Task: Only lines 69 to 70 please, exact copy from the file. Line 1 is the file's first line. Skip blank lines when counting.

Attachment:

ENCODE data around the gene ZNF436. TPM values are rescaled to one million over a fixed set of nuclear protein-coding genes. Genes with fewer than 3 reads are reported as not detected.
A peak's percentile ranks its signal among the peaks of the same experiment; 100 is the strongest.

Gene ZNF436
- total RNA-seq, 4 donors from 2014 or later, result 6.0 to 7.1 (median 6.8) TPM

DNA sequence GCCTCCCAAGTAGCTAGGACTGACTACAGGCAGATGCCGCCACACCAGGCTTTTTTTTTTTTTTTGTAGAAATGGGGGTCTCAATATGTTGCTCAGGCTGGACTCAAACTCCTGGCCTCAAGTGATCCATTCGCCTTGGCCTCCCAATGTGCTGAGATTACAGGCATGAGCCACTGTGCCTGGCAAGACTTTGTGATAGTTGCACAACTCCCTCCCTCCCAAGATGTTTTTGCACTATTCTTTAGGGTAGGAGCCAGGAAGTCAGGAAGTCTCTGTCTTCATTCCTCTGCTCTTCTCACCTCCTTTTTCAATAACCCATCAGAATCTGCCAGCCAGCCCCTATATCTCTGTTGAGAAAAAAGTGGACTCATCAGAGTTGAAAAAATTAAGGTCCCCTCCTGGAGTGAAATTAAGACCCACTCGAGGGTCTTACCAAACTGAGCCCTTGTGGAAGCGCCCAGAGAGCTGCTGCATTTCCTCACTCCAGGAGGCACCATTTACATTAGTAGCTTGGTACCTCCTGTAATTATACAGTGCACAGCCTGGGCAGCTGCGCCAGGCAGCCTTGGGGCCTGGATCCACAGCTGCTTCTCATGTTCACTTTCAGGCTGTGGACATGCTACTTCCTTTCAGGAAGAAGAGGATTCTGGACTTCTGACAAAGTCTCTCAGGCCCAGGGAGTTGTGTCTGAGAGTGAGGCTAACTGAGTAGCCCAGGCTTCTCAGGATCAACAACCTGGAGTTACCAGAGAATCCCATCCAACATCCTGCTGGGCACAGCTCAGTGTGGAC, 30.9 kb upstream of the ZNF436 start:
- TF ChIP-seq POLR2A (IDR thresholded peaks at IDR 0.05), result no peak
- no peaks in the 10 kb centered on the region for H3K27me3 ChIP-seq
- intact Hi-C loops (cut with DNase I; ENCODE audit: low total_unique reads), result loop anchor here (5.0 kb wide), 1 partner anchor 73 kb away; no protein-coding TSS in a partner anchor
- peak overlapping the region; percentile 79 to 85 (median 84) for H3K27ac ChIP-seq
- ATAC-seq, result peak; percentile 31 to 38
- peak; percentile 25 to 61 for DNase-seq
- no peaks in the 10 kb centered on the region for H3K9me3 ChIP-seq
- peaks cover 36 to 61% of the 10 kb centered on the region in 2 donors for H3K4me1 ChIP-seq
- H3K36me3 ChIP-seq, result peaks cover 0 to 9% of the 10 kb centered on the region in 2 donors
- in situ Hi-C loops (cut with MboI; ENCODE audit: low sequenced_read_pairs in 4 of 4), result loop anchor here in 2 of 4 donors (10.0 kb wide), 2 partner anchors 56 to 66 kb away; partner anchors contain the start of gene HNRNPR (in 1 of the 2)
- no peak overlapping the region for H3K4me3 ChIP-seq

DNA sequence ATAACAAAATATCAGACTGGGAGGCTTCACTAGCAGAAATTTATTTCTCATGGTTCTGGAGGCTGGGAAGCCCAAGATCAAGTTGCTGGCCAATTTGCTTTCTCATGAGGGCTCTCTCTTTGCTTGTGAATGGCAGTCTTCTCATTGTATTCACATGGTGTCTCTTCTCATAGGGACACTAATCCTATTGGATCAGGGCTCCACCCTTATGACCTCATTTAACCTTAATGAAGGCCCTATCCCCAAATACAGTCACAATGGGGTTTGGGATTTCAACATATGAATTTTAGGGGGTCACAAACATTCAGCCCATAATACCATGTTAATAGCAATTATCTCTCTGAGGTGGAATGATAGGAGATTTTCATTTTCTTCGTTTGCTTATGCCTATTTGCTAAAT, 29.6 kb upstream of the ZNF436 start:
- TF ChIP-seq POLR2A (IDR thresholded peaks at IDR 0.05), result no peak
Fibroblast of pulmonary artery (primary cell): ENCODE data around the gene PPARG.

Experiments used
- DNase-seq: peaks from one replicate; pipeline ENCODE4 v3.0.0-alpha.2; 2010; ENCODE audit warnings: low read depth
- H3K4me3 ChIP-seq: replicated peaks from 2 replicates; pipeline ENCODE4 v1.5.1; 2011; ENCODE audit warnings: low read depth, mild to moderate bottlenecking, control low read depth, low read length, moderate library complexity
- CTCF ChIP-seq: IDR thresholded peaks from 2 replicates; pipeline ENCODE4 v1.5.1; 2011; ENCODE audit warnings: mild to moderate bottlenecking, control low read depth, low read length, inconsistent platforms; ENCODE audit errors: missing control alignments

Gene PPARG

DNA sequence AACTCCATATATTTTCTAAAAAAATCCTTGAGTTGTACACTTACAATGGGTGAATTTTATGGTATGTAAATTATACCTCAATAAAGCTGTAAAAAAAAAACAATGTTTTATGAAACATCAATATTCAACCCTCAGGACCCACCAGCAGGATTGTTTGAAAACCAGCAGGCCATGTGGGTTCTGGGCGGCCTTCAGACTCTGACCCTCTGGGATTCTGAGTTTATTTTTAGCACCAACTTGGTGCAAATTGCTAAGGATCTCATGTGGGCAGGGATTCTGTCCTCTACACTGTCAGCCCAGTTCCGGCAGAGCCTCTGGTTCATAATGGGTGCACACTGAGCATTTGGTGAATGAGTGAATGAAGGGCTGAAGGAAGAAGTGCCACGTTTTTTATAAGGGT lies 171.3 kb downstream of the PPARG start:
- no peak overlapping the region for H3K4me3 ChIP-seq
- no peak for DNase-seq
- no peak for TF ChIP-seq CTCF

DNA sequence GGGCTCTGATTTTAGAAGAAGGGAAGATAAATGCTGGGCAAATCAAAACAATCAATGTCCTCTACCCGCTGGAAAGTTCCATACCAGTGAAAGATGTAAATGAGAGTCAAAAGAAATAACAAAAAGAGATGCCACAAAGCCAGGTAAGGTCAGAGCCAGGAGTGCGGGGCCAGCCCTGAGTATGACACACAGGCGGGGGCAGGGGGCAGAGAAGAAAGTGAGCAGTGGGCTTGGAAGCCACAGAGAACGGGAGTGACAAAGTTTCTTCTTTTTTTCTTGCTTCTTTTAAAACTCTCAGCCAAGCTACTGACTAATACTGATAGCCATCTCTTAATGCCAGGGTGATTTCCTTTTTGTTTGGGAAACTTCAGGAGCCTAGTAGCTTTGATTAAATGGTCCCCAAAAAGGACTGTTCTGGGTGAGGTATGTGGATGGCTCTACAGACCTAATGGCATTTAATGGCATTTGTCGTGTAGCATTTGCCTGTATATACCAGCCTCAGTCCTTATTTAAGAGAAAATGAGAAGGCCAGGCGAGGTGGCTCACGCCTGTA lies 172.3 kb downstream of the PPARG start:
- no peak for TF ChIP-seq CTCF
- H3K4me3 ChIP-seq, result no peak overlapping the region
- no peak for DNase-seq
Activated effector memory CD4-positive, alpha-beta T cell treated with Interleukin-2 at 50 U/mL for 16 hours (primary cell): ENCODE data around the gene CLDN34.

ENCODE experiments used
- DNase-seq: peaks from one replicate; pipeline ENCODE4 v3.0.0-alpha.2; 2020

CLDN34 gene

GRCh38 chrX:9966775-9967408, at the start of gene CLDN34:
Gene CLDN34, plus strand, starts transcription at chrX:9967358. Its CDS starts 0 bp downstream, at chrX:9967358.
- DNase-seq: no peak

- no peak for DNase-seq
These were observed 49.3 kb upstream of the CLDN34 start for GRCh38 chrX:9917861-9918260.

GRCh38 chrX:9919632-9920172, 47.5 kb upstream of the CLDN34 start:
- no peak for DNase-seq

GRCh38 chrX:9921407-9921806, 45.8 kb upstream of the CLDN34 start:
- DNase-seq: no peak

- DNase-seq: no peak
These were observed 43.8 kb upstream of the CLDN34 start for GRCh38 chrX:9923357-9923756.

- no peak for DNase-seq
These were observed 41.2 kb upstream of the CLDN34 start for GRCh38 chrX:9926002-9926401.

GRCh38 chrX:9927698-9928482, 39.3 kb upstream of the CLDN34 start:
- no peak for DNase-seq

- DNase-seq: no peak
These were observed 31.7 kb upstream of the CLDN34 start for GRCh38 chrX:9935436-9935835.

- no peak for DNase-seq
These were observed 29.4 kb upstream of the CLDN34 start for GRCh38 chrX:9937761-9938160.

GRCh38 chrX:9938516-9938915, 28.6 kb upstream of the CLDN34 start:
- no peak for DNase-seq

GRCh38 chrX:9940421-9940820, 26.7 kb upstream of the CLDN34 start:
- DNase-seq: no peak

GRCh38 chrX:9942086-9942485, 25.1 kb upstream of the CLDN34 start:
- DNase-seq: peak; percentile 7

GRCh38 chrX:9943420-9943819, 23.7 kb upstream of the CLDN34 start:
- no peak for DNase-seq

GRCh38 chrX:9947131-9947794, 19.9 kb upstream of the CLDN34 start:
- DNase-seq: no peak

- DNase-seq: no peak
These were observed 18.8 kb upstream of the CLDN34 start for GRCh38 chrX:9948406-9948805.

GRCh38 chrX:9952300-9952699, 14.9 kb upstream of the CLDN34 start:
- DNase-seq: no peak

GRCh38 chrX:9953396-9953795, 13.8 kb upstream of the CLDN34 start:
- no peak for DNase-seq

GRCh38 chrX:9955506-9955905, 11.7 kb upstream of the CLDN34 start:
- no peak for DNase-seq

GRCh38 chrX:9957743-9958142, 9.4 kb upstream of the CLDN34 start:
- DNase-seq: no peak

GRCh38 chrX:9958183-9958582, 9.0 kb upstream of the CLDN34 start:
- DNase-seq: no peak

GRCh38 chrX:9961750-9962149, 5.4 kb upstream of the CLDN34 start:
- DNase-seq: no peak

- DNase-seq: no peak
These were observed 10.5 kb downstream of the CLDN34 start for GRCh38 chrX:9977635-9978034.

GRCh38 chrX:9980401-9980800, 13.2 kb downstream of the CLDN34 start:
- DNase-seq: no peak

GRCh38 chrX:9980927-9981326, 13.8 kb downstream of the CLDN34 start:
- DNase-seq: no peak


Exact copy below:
- DNase-seq: no peak

GRCh38 chrX:9953396-9953795, 13.8 kb upstream of the CLDN34 start: